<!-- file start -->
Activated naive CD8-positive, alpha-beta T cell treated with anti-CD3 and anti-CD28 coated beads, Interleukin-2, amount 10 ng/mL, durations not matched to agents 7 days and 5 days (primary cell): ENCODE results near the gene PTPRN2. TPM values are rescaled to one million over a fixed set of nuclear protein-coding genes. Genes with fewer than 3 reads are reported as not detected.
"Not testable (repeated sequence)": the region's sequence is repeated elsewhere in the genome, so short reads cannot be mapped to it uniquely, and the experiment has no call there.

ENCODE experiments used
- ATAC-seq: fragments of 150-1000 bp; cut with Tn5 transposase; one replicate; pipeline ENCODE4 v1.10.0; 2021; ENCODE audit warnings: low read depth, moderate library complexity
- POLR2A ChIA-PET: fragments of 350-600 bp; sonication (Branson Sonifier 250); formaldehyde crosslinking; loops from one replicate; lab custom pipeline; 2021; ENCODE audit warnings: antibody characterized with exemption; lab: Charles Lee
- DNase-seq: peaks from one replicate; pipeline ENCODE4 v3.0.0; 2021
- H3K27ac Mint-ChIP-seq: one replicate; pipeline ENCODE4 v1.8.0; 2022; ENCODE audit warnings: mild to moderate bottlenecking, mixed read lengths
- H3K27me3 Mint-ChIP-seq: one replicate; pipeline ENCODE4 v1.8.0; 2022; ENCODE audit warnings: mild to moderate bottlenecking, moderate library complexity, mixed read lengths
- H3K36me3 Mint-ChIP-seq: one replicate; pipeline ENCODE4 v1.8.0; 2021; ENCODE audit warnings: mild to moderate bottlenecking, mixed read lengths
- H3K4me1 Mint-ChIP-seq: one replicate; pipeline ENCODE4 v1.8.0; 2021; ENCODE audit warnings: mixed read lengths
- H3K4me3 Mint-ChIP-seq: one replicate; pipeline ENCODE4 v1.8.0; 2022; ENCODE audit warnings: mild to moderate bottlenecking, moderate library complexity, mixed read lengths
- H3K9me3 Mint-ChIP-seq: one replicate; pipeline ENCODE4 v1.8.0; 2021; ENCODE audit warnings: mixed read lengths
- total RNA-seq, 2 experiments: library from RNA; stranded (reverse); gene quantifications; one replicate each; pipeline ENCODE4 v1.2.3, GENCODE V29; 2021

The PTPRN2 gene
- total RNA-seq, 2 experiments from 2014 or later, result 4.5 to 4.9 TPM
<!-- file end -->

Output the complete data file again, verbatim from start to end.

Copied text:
Activated naive CD8-positive, alpha-beta T cell treated with anti-CD3 and anti-CD28 coated beads, Interleukin-2, amount 10 ng/mL, durations not matched to agents 7 days and 5 days (primary cell): ENCODE results near the gene PTPRN2. TPM values are rescaled to one million over a fixed set of nuclear protein-coding genes. Genes with fewer than 3 reads are reported as not detected.
"Not testable (repeated sequence)": the region's sequence is repeated elsewhere in the genome, so short reads cannot be mapped to it uniquely, and the experiment has no call there.

ENCODE experiments used
- ATAC-seq: fragments of 150-1000 bp; cut with Tn5 transposase; one replicate; pipeline ENCODE4 v1.10.0; 2021; ENCODE audit warnings: low read depth, moderate library complexity
- POLR2A ChIA-PET: fragments of 350-600 bp; sonication (Branson Sonifier 250); formaldehyde crosslinking; loops from one replicate; lab custom pipeline; 2021; ENCODE audit warnings: antibody characterized with exemption; lab: Charles Lee
- DNase-seq: peaks from one replicate; pipeline ENCODE4 v3.0.0; 2021
- H3K27ac Mint-ChIP-seq: one replicate; pipeline ENCODE4 v1.8.0; 2022; ENCODE audit warnings: mild to moderate bottlenecking, mixed read lengths
- H3K27me3 Mint-ChIP-seq: one replicate; pipeline ENCODE4 v1.8.0; 2022; ENCODE audit warnings: mild to moderate bottlenecking, moderate library complexity, mixed read lengths
- H3K36me3 Mint-ChIP-seq: one replicate; pipeline ENCODE4 v1.8.0; 2021; ENCODE audit warnings: mild to moderate bottlenecking, mixed read lengths
- H3K4me1 Mint-ChIP-seq: one replicate; pipeline ENCODE4 v1.8.0; 2021; ENCODE audit warnings: mixed read lengths
- H3K4me3 Mint-ChIP-seq: one replicate; pipeline ENCODE4 v1.8.0; 2022; ENCODE audit warnings: mild to moderate bottlenecking, moderate library complexity, mixed read lengths
- H3K9me3 Mint-ChIP-seq: one replicate; pipeline ENCODE4 v1.8.0; 2021; ENCODE audit warnings: mixed read lengths
- total RNA-seq, 2 experiments: library from RNA; stranded (reverse); gene quantifications; one replicate each; pipeline ENCODE4 v1.2.3, GENCODE V29; 2021

The PTPRN2 gene
- total RNA-seq, 2 experiments from 2014 or later, result 4.5 to 4.9 TPM